I like to win. I received no B’s ever on my grade cards from K-12. Why? My parents were actually worried that I put too much pressure on myself. I wasn’t in the running for the Valedictorian. My friends certainly didn’t care. I was always going to the University of Toledo and they didn’t care. In 1982 the entrance requirement at Toledo was being able to sign your name…on the check to pay for the classes. I certainly had to work hard for A’s, too. They didn’t come easy like for some kids. I got A’s instead of B’s because I hated to lose, and as every year went on without a B, the pressure built internally, within me.
This is a piece of who I am still. I stopped running marathons because I would get too disappointed at the end of a four hour race if I missed my goal time by a few minutes. I cancelled my doctor’s appointment last week because I had gained 10 pounds over the winter and I couldn’t bare to be weighed in and have that recorded…Okay, it was 15 pounds, man, tough crowd. I hated that Messiah’s weekly worship average went down by ten or so people last year. For all of these things, no one cares…but me. They are all defeats rather than victories and I hate to lose.
When I became a new pastor in 1999, I was at a synod function and because of my friendship with Dave Smith, a superstar seminarian, well respected before he ever became a pastor, I was invited to sit with the pastors who were the leaders in our synod, the winners. Nervously, I chortled on about all the ways I was going to change church as we know it, insecurely trying to impress them. Finally, Jim Wilson, pastor at Lord of Life in Worthington, looked at me and said, “Karl, I am not sure what part of the gospel you wouldn’t compromise to succeed.” I was stunned and didn’t say anything else. Now, because of retirements and deaths and the lowering overall of standards, I sit at this same table all the time. I won, but Jim is still at the table, and I have never had the nerve to ask whether he thinks I won by compromising the gospel.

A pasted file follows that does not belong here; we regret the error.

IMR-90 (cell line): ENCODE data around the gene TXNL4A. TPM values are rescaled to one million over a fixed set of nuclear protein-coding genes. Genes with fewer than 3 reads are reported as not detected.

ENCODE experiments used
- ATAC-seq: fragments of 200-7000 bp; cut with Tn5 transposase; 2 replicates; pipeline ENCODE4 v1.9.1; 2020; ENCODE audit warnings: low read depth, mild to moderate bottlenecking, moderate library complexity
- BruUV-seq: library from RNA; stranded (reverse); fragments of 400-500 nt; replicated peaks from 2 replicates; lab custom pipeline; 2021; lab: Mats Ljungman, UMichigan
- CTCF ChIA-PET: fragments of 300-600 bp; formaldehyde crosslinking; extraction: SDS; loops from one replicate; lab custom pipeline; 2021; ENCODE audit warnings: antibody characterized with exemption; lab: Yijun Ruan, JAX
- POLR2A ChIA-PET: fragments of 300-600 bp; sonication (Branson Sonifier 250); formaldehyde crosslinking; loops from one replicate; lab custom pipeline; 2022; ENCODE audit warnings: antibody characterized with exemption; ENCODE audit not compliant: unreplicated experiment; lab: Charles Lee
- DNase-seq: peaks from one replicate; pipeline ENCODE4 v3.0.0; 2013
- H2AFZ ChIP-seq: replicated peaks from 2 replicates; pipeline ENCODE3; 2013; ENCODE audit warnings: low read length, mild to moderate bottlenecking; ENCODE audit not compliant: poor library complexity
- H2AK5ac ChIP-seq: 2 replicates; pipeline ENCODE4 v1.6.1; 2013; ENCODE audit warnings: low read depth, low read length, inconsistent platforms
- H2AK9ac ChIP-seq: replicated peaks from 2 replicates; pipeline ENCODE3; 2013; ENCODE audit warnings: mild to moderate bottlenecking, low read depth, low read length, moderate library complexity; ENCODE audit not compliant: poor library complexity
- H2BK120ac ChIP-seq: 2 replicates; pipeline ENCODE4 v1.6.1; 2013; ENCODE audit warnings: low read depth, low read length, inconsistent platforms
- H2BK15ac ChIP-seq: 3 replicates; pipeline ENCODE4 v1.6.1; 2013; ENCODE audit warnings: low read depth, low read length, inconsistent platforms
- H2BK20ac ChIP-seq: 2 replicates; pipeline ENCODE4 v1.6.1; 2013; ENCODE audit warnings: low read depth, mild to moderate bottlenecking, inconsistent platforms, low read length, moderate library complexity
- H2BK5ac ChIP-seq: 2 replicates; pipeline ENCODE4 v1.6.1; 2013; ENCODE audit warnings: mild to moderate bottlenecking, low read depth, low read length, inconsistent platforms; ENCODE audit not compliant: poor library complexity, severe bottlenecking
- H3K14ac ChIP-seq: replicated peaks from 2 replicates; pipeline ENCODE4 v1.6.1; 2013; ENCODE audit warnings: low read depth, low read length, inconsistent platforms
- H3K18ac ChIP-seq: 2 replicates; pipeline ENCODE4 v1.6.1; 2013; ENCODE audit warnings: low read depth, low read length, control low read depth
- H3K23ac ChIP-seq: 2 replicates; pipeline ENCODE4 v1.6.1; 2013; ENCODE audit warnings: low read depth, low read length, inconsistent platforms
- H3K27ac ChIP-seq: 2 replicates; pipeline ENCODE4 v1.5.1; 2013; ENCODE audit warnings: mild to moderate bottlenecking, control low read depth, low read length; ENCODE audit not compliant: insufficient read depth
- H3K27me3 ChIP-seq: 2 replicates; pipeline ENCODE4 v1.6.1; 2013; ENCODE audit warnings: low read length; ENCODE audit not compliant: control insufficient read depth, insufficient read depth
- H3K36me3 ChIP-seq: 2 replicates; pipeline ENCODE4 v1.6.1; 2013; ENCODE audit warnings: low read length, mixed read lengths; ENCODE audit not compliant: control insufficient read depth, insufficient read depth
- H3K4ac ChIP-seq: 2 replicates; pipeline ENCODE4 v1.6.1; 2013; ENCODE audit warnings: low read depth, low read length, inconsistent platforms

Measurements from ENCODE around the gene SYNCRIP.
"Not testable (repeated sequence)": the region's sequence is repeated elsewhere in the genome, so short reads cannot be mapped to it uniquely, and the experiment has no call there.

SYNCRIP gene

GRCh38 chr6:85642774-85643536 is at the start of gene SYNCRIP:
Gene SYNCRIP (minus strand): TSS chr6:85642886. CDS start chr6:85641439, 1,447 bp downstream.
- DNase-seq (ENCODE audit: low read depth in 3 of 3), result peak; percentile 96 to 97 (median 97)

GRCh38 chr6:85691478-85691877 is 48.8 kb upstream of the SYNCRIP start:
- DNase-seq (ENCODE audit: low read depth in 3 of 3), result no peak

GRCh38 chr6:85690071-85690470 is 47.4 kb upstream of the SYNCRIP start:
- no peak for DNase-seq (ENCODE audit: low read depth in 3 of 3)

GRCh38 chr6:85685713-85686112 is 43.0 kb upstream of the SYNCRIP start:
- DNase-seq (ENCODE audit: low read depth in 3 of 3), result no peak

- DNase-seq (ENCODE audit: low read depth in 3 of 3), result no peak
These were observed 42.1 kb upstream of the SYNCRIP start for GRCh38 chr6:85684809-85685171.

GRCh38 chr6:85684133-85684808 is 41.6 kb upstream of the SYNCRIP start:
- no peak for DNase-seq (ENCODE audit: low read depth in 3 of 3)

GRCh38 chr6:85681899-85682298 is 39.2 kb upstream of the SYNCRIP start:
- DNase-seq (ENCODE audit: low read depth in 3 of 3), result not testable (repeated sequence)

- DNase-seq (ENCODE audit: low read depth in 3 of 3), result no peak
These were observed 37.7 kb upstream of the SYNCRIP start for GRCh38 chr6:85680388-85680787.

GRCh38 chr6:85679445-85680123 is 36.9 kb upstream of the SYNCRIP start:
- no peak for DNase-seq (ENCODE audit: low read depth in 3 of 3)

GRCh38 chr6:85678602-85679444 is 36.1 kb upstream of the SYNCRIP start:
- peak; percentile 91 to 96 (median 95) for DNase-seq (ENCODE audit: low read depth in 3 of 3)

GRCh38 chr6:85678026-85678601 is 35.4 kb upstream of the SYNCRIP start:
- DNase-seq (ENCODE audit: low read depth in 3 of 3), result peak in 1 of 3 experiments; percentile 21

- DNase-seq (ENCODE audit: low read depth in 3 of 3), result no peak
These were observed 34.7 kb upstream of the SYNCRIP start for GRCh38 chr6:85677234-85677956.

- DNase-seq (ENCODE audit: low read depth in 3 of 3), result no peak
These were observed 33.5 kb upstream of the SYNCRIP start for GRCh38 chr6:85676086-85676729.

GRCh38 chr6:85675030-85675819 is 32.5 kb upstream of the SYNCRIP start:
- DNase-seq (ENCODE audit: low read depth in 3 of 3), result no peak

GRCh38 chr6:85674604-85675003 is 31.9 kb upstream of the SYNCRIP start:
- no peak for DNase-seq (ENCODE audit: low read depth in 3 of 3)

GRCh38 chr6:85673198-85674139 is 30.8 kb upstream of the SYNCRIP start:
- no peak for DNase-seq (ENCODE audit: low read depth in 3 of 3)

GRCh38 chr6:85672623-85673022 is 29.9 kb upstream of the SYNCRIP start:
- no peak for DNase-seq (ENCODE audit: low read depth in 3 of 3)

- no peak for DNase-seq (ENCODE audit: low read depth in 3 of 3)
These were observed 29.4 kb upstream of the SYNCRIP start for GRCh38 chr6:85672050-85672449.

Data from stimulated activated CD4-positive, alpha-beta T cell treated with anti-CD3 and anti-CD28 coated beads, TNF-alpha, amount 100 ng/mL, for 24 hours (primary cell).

This is who I am. I want to follow Jesus but I want to win, not lose. I want to follow Jesus, but I don’t want it to hurt. I want to follow Jesus, but I want my parade to go through the nicest parts of town, not the worst and I want to ride on a horse, not a donkey. I want to follow, Jesus, but can’t we be pragmatic about it, sometimes tough love has to be meted out, difficult decisions have to be made, for the good of everyone sometimes we have to turn our back on someone in need. I want to follow Jesus, but I want a parade behind me, so if that means keeping 80 sheep happy and letting 20 go, so be it. I want to follow Jesus but I want Easter Jesus, not Good Friday Jesus.
It is time for all of us to realize, that there is no difference between Good Friday Jesus and Easter Jesus. Jesus’ Palm Sunday parade was no fluke, this is who he is, one with us, wearing jeans and a shirt, through the poorest part of our cities, riding a 90’s Taurus not a shiny Maserati. When Jesus comes back, my bet is that he will make the same decisions he made the first time. He will love without compromise. He will forgive even people who aren’t seeking it. He will be hit without striking back. He will be willing to die, rather than do anything to take him out of union with God. Can I follow a loser who will win in the end? Or, will I continue to resist dying to this world, compromising the gospel to win? Whose parade will I be in? You?
Winners and Losers
The text for this morning’s sermon, Matthew 21:1-11.